Dear Dr. G,

I understand the month of January is dedicated to the prevention of urological conditions, and my resolution this year is to stop the agony that is kidney stones.

As a 40-year-old man who has been unlucky enough to endure the agony of kidney stones over the last five years, including an incident where I had to be rushed to the hospital during the movement control order (MCO) for an operation, can you please tell me what causes kidney stones in men?

Can you tell me how many types of stones are there and if they can be genetic in origin?

I also ask this as I was told at a recent check-up that another stone has formed and I have been advised to undergo shockwave treatment as the stone is quite small and not causing havoc for now.

With this, I ask what my New Year dietary resolutions should be so that I will never face the agony of kidney stones again in my life?

I look forward to your dietary guidance and wish you a healthy New Year!


Stony Steven

Kidney stones or nephrolithiasis are usually caused by crystallisation in one or both kidneys and move in the urinary tract following the urine stream.

Generally, a small stone that measures less than 5mm would pass with minimal symptoms, however concretions larger than 5mm result in typical renal colic. This in turn causes a blockage in the ureter as it has a diameter of 5mm.

A renal stone attack is typically described as severe, sharp and sudden pain felt in the back, radiating to the front and the groin. The pain is usually associated with nausea and vomiting, and not relieved by any manoeuvre or bodily positions.

Kidney stones have been known to mankind since 600BC, as descriptions of the surgery have been depicted in historical records for more than two thousand years. On average, between 1% and 19% of people are affected by kidney stones at some point of their lives.

Kidney stones are believed to be more common in the western world since the 1970’s. This is believed to be associated with dietary habits and lifestyle choices and tend to affect men more than women. Data has revealed that kidney stones can affect up to 19% of men and 9% of women in developed countries such as the United States.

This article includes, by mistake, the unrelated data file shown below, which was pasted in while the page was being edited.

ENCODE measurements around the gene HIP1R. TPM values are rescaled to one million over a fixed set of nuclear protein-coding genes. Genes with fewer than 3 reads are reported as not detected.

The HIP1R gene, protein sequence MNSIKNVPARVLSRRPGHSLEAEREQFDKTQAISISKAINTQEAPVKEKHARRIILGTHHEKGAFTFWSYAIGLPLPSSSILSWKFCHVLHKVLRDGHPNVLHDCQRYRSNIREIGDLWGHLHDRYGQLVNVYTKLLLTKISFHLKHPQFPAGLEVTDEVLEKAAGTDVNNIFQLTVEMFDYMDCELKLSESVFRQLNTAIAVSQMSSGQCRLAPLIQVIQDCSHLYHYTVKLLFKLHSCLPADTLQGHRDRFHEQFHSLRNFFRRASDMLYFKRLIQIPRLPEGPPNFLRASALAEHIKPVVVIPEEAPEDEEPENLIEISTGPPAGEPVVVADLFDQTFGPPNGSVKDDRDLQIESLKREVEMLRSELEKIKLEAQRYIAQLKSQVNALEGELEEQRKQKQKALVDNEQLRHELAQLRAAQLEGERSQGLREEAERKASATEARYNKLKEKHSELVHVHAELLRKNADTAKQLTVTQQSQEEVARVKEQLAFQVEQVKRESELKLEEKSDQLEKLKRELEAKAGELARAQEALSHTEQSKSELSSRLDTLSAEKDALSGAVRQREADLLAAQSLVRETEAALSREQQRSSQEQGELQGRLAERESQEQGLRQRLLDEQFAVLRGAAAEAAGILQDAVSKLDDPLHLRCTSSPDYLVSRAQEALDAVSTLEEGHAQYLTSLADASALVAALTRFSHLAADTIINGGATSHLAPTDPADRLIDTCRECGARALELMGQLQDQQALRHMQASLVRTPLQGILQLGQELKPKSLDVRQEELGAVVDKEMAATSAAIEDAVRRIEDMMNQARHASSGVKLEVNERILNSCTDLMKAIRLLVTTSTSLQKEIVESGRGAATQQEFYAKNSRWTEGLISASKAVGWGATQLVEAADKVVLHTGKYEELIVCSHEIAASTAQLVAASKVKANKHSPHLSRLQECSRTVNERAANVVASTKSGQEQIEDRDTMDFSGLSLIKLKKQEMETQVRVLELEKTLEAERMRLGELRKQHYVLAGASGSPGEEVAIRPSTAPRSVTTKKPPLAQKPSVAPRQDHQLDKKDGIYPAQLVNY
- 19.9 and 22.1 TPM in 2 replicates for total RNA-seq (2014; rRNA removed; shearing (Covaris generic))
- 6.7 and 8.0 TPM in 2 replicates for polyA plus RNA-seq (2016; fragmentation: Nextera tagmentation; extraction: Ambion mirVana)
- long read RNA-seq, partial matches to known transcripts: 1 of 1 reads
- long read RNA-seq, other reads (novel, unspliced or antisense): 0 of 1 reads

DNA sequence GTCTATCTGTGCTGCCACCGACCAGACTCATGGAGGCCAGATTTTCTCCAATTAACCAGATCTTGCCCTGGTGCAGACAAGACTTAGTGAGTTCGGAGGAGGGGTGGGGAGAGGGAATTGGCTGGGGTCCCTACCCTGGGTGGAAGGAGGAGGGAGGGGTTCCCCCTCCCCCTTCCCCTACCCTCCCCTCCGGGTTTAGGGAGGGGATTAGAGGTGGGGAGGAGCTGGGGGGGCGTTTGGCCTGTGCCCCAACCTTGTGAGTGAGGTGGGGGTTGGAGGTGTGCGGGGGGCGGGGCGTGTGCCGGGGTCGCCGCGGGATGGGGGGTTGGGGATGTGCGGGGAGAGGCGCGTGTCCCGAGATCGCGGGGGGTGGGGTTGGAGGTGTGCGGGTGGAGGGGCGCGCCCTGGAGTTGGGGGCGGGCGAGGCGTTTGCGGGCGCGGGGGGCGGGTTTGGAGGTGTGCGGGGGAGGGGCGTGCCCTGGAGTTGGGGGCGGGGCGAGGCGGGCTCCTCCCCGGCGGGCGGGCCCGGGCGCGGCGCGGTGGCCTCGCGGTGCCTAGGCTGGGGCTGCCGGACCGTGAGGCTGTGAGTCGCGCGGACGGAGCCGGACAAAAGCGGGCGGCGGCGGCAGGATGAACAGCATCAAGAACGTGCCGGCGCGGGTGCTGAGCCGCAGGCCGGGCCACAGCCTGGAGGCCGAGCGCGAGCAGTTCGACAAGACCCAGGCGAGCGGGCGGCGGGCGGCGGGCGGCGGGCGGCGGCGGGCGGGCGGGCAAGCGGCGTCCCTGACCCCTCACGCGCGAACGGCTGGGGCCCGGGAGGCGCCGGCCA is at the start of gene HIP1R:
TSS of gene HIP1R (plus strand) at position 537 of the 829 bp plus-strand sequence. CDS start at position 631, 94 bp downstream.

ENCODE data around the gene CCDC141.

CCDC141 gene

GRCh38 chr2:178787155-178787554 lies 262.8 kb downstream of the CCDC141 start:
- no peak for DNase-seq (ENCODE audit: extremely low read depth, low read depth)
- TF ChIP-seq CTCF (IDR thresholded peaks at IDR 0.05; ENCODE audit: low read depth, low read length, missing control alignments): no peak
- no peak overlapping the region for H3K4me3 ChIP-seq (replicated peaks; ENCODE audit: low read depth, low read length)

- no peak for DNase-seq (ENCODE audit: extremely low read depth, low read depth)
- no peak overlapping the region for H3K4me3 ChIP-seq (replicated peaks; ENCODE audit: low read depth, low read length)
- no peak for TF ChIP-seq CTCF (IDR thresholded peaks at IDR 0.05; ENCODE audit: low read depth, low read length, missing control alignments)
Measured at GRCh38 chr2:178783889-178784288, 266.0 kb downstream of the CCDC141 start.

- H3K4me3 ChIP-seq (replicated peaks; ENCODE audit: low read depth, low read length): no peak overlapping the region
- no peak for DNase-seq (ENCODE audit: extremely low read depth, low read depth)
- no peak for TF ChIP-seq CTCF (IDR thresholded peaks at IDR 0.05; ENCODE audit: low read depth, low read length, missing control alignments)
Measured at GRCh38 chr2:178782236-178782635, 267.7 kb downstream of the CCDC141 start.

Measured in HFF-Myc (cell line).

As for the formation, both genetic and environmental factors have a part to play, however the latter is generally more common.

Kidney stones are generally made up of calcium oxalate, uric acid and cystine; a cystine stone is caused by a genetic defect resulting in the abnormal transport of cystine in the body. Such kidney stones affect individuals from childhood and are generally rare.

Having said that, a calcium oxalate stone is the most prevalent as they are 85% of all kidney stones found, while uric acid and cystine stones are only responsible for 14% and 1% of all urolithiasis respectively.

Risk factors for kidney stones include obesity, dehydration and high urinary calcium, oxalate or uric acid. As such keeping one’s urine dilute is by far the most effective way to prevent all forms of kidney stones. A minimal daily fluid intake of 2.5 litres is advisable as a high fluid intake can reduce the risk of urine supersaturation and therefore the likelihood of stones recurring as it increases the transition time of crystals in the urinary tract.

Apart from dehydration, a high salt intake and heavy consumption of animal protein and shellfish are also associated with recurrent kidney stones. High sodium levels in the body can promote the increase in urinary calcium excretion causing hypercalciuria, while animal protein and seafood can increase urinary and blood uric acid levels. High urinary uric acid is not just the fundamental cause of uric acid stones, it also promotes the formation of calcium and cystine in high-risk individuals.

When it comes to oxalates, foods that are high in it include nuts, chocolate, spinach, rhubarb and tea; all of these are well-recognised causes of kidney stones.

Basically, calcium binds with oxalates in the gastrointestinal tract, and the subsequent excretion in the urine can increase the risk of stone formation significantly.

However, it is slightly more complicated when it comes to dietary calcium as a low calcium intake can increase the levels of oxalate that are absorbed. On the other hand, an excessively high calcium intake can also result in hypercalciuria and the formation of other calcium stones, namely calcium phosphate.

Ultimately, when recurrent “stone formers” put Dr G on the spot for dietary New Year’s advice for stone prevention, the best way would be to always stay hydrated and be mindful of the food you put in your mouth.

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